Posts Tagged ‘fur hat’


I’ve been feeling for some time now, over these past couple of Really Cold Winters, so like the 1970s winters of my childhood, that I need a winter hat.

I used to wear hats, usually toboggans, all winter – well, for one thing, my mother pretty much insisted on it.  By the time I was in high school, though, I was a) worried about my hair and b) not very cold without a hat.  Our winters had become much less cold, as well.  So I eschewed hats.  I went through a (ridiculous) Earmuff Phase in college, during which I think I had three pairs of them – a white faux-fur pair, a maroon pair to match my knit gloves, and a fuzzy teal pair.   But earmuffs don’t keep your actual head warm, either.  I’m not even discussing their fashion, um, wrongness.

In my late 20s, I did sometimes want a covering for my head that wouldn’t ruin my hair, and bought one of those hood-scarf thingies to wear with my good long wool coat.  But it’s acrylic knit, and it’s pilly and decrepit now, and, to be honest, cheesy.  I expressed displeasure.

So Bookworm crocheted me one out of some bulky blue-and-green marled yarn, as a Christmas present.  It’s super warm, and the color makes my eyes look pretty.  It also makes me look like one of the dwarves from The Hobbit, which is not an especially good look if you are short and plump, as I am.

And then, last week, there was a picture all over Yahoo! of Queen Elizabeth II leaving St. Mary’s Church in Sandringham after Christmas services, wearing a fur hat.  Immediately, I wanted one.

A fur hat! I exclaimed to myself, and considered the possibilities.  It wouldn’t squash my hair.  It would be warm.  It wouldn’t look like a toboggan hat, or a beret – which always seems to give me the effect of a toad looking out from under a toadstool – or a Mad Bomber hat.  And hats are stylishly quirky these days; not everyone wears them.  I am not stylish, but I am happy as a lark being quirky, so there you go.  I am also well aware that Queen Eliz is not known for being fashionable, and emulating her attire is an iffy proposition.  I just don’t care: I like that hat.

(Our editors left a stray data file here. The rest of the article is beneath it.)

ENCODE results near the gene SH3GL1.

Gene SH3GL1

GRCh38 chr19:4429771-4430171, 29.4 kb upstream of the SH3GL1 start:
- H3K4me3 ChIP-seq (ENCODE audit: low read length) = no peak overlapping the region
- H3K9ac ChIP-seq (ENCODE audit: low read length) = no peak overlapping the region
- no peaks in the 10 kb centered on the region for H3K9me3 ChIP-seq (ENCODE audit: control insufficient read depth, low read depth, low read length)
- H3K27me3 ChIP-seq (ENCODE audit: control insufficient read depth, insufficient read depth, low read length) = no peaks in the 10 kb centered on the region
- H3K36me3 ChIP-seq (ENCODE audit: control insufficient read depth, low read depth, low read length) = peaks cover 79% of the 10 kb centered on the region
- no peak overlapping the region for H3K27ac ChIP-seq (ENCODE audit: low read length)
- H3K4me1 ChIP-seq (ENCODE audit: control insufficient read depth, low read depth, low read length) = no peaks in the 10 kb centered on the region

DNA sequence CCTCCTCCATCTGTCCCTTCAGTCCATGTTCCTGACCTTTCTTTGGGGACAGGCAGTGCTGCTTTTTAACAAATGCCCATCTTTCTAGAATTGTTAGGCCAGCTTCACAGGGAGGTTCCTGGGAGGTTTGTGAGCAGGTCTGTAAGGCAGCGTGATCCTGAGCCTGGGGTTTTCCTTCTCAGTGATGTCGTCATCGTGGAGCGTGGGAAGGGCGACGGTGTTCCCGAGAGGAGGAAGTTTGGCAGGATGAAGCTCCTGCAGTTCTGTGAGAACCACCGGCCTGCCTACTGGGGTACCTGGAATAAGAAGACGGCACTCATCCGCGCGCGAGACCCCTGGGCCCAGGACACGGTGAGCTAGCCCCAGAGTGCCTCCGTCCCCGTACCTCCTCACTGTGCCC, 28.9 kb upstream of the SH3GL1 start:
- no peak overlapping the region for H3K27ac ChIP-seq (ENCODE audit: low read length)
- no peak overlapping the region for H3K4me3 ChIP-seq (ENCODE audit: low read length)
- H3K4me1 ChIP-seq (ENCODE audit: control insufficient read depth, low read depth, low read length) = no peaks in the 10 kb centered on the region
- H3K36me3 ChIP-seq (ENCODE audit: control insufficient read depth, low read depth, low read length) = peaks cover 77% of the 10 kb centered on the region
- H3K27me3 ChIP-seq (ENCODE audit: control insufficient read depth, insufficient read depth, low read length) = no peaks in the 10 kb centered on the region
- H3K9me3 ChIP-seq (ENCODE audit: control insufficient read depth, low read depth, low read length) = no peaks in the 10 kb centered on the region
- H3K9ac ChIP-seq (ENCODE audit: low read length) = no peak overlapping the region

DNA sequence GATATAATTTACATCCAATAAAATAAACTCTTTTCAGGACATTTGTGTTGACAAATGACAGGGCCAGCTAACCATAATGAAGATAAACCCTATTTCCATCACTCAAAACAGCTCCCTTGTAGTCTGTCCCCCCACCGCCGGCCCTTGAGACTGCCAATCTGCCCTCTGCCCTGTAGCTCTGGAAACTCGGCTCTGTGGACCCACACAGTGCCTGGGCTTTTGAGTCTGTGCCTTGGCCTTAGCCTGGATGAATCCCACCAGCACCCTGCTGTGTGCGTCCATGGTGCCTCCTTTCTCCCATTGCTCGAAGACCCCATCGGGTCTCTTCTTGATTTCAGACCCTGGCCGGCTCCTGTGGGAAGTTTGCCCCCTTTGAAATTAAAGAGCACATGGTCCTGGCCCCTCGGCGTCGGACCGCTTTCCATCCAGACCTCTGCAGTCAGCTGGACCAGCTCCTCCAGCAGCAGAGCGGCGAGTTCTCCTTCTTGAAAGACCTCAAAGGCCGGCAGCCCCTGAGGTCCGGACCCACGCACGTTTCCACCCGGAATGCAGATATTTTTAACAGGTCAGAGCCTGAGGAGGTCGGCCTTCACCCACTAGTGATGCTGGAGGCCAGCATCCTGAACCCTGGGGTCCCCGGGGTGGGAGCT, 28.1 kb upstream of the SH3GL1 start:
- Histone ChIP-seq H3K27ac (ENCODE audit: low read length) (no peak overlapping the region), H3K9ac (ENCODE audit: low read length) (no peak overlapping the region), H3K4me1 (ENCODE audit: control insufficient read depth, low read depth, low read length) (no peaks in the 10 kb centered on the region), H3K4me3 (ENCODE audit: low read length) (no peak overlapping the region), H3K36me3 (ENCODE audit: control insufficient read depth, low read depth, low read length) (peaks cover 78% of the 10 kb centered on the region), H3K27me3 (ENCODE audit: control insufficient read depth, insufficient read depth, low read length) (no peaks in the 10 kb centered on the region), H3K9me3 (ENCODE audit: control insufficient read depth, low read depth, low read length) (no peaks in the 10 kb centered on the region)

So I went to eBay.  They have tons of women’s vintage winter hats, did you know?  Crocheted, knit, felt, fur, faux fur, wool, velvet, with veils, with feathers… the contents of Great-Aunt Mildred’s closets are displayed for all to see there on eBay, stuff made in a time when they knew what they were doing: hand-stitched linings, smooth seams, everything built to last.

I thought faux fur or wool at first, unsure that I really wanted to wear real fur and definitely not up for confrontation with paint-flinging animal rights activists.  But I live in Hunting Central.  People who spend their weekends in tree stands or duck blinds tend not to be affronted by other people wearing fur.  And I certainly wouldn’t buy a new fur item, but the idea of wearing such an item made before I was born doesn’t bother me.  Contradictory?  Maybe.  What are we supposed to do with all those old fur coats, give them proper burial?  Burn them?  I’m all for banning the continued manufacture and import of fur; unlike leather, fur is not a byproduct of food.  I do feel that with vintage fur, throwing it away would be even more of a insult to the animals that were killed to provide it.

And so I bought a vintage fur hat for $20, a third of which cost was shipping – a bargain, if you ask me, a rescue of somebody’s past, and maybe even a rescue of mine: I have a photo of my grandmother wearing just such a hat, sometime in the 1960s, with a green tweed suit and ecru gloves.  The hat hasn’t arrived yet.  But yesterday, The CEO asked me what I’d like as a birthday gift, and I told him.  “A vintage fur hat.  Oh, and a small bottle of Sonoma Scent Studio Champagne de Bois, whenever the website opens up again.”

He looked at me, nonplussed.  “A fur hat? Where am I going to get such a thing?”  Then he blinked.  “Where are you going to wear such a thing?”

“Oh,” I said.  “I think I’ll manage.”

Feel free to share your stand on fur, but please keep it civil so I don’t have to shut down comments.

Image of Queen Elizabeth in fur hat from Huffington Post.  There’s no official confirmation that her hat and cuffs were real fur, though they certainly look like it to me.  Accompanying the Queen was her daughter-in-law Camilla, who was also wearing a fur hat.  Camilla’s hat, which seems to be mink, was apparently made from a coat belonging to her grandmother.  The Huffington Post article contains a poll on attitudes toward fur; at the moment, the poll seems to be running like this:

FINE:  38%        OFFENSIVE: 45%        LESS OFFENSIVE if vtg/repurposed: 17%

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